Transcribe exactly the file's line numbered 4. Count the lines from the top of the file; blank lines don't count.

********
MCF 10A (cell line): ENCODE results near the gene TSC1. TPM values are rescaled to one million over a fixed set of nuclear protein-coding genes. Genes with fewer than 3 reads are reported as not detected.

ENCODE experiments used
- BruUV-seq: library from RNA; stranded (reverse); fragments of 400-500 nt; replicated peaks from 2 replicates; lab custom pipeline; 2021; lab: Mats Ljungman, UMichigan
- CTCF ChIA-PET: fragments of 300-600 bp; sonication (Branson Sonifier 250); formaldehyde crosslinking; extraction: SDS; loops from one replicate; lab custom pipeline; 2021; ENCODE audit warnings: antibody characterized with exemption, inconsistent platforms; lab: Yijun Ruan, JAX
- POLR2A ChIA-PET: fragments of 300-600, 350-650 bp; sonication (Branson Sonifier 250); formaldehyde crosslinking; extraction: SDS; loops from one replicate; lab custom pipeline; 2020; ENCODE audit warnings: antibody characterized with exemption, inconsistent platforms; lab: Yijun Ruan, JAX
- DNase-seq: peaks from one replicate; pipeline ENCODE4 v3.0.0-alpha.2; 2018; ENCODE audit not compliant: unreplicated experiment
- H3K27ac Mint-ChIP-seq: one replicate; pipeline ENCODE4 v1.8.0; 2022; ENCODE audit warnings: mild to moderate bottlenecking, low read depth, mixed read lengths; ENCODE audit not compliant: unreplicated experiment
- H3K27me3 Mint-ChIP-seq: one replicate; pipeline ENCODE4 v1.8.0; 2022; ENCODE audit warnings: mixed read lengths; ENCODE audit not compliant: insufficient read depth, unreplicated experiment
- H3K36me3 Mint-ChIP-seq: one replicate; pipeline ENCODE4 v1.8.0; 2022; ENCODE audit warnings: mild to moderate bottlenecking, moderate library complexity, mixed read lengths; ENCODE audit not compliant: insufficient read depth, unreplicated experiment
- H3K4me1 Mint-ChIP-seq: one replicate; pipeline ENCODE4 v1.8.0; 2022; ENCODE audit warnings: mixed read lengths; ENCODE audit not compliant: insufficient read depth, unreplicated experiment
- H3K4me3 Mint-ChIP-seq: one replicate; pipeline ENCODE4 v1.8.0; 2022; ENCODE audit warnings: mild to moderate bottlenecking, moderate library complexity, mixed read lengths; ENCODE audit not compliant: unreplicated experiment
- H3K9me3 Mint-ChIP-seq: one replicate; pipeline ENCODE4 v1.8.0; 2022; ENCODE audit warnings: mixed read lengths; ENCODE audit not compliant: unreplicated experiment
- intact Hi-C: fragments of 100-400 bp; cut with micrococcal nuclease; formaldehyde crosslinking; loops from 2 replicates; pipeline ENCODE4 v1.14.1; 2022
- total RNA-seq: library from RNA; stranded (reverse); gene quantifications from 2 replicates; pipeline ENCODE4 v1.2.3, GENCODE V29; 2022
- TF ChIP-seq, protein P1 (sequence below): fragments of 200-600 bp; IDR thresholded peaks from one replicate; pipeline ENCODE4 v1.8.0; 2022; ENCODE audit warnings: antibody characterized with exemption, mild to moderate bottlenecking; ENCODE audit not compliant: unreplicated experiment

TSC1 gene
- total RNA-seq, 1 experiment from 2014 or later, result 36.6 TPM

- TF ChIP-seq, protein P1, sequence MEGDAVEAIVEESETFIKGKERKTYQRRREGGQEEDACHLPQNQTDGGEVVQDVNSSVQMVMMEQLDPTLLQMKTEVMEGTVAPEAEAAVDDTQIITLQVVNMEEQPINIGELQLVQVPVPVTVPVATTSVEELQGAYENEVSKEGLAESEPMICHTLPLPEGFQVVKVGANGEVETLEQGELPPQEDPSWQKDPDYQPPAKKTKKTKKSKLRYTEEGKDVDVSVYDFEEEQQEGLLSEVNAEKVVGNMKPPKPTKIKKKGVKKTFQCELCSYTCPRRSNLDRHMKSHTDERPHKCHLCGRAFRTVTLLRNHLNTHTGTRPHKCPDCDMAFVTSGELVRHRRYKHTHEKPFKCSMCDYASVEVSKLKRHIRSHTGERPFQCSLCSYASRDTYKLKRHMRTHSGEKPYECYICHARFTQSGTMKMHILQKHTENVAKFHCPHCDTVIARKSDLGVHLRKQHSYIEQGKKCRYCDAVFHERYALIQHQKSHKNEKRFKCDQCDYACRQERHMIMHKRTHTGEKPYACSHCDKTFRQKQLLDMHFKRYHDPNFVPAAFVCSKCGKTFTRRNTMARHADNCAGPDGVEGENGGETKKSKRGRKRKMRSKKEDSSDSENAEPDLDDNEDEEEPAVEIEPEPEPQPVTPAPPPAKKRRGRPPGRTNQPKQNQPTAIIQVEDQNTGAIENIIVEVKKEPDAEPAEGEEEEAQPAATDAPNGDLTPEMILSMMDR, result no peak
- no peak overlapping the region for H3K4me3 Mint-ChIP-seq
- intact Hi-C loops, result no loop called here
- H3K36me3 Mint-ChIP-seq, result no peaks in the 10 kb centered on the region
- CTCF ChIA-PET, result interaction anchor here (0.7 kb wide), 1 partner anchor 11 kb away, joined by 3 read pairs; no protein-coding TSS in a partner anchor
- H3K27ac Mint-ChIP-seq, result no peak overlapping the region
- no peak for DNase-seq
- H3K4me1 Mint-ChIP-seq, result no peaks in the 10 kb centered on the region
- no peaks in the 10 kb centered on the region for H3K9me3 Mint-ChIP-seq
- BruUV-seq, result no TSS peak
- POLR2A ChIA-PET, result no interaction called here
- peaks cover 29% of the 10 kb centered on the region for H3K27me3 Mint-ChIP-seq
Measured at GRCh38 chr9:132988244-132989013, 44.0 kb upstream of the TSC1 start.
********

- CTCF ChIA-PET: fragments of 300-600 bp; sonication (Branson Sonifier 250); formaldehyde crosslinking; extraction: SDS; loops from one replicate; lab custom pipeline; 2021; ENCODE audit warnings: antibody characterized with exemption, inconsistent platforms; lab: Yijun Ruan, JAX